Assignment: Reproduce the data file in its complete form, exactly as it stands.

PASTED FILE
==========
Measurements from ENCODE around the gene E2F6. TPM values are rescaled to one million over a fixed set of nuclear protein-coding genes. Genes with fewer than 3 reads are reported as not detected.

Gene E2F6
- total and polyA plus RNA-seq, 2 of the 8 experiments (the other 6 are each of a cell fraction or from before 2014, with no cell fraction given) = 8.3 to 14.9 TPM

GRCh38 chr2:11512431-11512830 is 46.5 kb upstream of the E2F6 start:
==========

Measurements from ENCODE around the gene E2F6. TPM values are rescaled to one million over a fixed set of nuclear protein-coding genes. Genes with fewer than 3 reads are reported as not detected.

Gene E2F6
- total and polyA plus RNA-seq, 2 of the 8 experiments (the other 6 are each of a cell fraction or from before 2014, with no cell fraction given) = 8.3 to 14.9 TPM

GRCh38 chr2:11512431-11512830 is 46.5 kb upstream of the E2F6 start: